popular culture

  • Hollywood Has Abandoned the Citizen-Inventor

    After generations of populist inventors making the things they need, Hollywood has framed our relationship to invention as receiving the gifts bestowed on us by plutocrats. 

  • Professor Helps Rescue "Lost" Asian American Silent Film

    Denise Khor's research on film culture seemed to show that the prints of the 1914 film "The Oath of the Sword" had been lost. But one museum had a decaying copy in a vault, and a restored version has premiered as the oldest known Asian American film. 

  • How Tina Turner Escaped Abuse and Reclaimed her Name

    by Gillian Brockell

    She escaped Ike Turner's abusive and controlling grasp with 36 cents in her pocket. Escaping the marriage required her to surrender all claim to their shared assets in exchange for the rights to use her stage name and have a second chance at stardom on her own. 

  • The Writers' Strike Opens Old Wounds

    by Kate Fortmueller

    The plot of each sequel of negotiations between the producers and writers has followed a formula of compromise for mutual self-preservation. Technological advances have convinced studio heads that they no longer need the labor of writers enough to keep compromising. 

  • Lizzo's Duet With History (and Madison's Crystal Flute)

    by Grace B. McGowan and Ravynn K. Stringfield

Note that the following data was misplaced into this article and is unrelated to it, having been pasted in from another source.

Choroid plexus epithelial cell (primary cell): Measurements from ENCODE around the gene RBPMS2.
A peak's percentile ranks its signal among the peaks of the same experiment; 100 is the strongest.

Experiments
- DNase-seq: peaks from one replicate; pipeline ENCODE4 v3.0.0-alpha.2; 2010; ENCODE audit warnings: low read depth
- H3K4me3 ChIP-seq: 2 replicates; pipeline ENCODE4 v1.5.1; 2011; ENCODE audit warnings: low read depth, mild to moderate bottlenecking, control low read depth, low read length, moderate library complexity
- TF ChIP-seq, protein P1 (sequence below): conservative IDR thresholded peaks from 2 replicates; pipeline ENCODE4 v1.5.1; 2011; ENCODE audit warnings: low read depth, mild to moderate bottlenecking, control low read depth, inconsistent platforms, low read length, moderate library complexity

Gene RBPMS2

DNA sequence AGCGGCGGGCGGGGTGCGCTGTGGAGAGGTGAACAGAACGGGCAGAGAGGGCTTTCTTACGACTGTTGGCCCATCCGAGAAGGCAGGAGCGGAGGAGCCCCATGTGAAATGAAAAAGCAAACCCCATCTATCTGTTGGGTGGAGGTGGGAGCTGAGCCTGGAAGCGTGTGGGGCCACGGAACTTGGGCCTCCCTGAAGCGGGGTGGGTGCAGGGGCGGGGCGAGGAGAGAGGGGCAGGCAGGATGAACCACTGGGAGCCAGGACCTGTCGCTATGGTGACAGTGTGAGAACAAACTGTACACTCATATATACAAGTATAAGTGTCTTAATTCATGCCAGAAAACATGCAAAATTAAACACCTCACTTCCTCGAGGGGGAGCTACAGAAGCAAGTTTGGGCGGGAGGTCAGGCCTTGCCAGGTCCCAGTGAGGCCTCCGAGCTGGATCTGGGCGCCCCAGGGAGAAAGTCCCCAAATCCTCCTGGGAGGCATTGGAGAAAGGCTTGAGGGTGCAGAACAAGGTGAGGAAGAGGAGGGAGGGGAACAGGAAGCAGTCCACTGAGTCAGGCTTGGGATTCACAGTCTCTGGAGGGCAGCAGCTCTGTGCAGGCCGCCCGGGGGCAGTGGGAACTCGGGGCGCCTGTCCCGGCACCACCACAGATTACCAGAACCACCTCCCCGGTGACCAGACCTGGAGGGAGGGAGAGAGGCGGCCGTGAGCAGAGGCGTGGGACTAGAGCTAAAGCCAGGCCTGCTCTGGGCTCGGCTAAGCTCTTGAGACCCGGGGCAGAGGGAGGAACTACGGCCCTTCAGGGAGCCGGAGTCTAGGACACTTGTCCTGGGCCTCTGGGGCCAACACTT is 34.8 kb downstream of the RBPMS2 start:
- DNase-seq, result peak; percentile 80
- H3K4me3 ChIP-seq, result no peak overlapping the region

Performing with the treasured national relic of a slaveholding President forced Americans to ask who owns antiquities, and has the right to tell their story. The controversy over the event shows that these are still contested questions. 

  • What You Need to Know About Captain America's Secret Identity

    by Roy Schwartz

    "You know the story: a young, undersized, aspiring artist from New York’s Lower East Side who loves his country and hates bullies uses a superhero persona to take on the Nazis and becomes a war hero. It’s the origin of Captain America. It’s also the origin of Jack Kirby, his co-creator."

  • How Superman Became a Christ-Figure

    by Roy Schwartz

    How did the comic book creation of two American Jews, whose origin story incorporates Moses, come to be understood as a stand-in for Jesus? Mostly through the movies. 

  • 20 Years Later, What is the Cultural Imprint of the Iraq War?

    The US war against Vietnam sparked a broad array of artistic responses, and more importantly became a litmus test for a future generation of leaders. Despite disagreements about the invasion and its serious consequences for the Middle East, the war seems to have left no trace on the West. 

  • 20 Biopics Worth Watching

    It's rare for a biopic to attempt artistic innovation. A critic offers a list of those that succeed. 

  • The Case for Blondie as the Sound of the 70s

    by Kevin Dettmar

    While the decade's pop scene was undeniably eclectic, there's an argument to be made that the New York group was at the center of the most lasting trends of the 1970s. 

  • Who Gets to Sing About Revenge in Pop Music?

    by Jewel Wicker

    Do the racial politics of musical genre explain why songs about revenge are celebrated in country music and turned into evidence for the prosecution against hip hop artists (even when the songs in question are fiction)?